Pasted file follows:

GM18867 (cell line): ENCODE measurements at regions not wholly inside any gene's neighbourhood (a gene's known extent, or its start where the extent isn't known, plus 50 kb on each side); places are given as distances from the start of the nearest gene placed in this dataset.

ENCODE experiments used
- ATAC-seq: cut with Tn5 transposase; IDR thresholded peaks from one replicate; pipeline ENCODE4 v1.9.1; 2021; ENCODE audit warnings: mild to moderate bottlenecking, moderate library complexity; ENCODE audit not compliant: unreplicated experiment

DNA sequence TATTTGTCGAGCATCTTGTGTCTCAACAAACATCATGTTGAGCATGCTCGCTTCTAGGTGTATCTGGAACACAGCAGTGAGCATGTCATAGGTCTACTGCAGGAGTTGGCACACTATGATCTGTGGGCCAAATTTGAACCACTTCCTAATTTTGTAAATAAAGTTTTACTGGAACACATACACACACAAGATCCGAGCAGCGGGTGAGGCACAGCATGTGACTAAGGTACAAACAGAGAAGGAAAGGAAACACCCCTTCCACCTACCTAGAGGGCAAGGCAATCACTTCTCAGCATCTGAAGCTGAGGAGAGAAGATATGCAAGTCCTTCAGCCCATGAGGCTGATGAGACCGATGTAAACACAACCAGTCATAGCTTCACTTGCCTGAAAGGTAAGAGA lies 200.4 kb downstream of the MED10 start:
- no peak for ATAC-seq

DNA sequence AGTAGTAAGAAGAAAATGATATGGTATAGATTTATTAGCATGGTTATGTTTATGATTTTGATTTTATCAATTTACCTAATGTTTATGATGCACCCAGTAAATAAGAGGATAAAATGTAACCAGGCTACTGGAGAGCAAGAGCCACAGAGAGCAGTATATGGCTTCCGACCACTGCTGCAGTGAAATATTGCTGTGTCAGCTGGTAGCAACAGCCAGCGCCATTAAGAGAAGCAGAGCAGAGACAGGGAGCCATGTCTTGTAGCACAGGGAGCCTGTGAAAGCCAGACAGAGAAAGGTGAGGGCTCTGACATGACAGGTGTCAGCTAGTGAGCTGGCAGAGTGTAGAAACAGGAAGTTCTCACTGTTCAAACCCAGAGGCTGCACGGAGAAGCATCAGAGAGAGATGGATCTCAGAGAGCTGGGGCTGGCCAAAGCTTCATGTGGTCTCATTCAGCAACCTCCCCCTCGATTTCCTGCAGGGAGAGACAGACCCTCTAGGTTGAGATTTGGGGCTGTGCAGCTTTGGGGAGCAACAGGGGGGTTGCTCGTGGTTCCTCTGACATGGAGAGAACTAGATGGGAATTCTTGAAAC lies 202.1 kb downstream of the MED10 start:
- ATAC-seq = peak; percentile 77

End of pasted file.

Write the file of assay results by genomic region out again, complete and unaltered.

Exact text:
GM18867 (cell line): ENCODE measurements at regions not wholly inside any gene's neighbourhood (a gene's known extent, or its start where the extent isn't known, plus 50 kb on each side); places are given as distances from the start of the nearest gene placed in this dataset.

ENCODE experiments used
- ATAC-seq: cut with Tn5 transposase; IDR thresholded peaks from one replicate; pipeline ENCODE4 v1.9.1; 2021; ENCODE audit warnings: mild to moderate bottlenecking, moderate library complexity; ENCODE audit not compliant: unreplicated experiment

DNA sequence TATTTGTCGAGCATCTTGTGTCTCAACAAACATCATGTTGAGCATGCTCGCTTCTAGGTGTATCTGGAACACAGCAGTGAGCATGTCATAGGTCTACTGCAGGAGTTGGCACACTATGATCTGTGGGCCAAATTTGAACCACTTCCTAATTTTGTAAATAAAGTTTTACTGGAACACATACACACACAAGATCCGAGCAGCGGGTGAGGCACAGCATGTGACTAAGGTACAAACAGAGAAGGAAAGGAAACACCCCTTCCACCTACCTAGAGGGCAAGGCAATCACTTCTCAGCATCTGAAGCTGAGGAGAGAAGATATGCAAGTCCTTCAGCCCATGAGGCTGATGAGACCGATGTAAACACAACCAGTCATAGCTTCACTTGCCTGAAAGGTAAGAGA lies 200.4 kb downstream of the MED10 start:
- no peak for ATAC-seq

DNA sequence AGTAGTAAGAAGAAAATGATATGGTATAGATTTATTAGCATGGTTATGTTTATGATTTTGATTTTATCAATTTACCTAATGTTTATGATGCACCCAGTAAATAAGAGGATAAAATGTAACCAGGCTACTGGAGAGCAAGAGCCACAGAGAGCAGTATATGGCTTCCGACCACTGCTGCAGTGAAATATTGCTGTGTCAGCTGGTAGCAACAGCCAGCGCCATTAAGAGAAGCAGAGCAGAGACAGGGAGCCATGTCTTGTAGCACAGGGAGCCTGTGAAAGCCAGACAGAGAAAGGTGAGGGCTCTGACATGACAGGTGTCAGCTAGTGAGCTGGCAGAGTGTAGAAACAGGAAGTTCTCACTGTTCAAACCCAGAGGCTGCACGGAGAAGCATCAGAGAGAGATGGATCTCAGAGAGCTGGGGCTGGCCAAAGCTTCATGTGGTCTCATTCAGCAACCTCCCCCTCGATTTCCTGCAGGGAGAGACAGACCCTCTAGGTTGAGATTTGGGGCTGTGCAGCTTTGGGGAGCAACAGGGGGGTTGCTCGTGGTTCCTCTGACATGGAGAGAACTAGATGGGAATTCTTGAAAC lies 202.1 kb downstream of the MED10 start:
- ATAC-seq = peak; percentile 77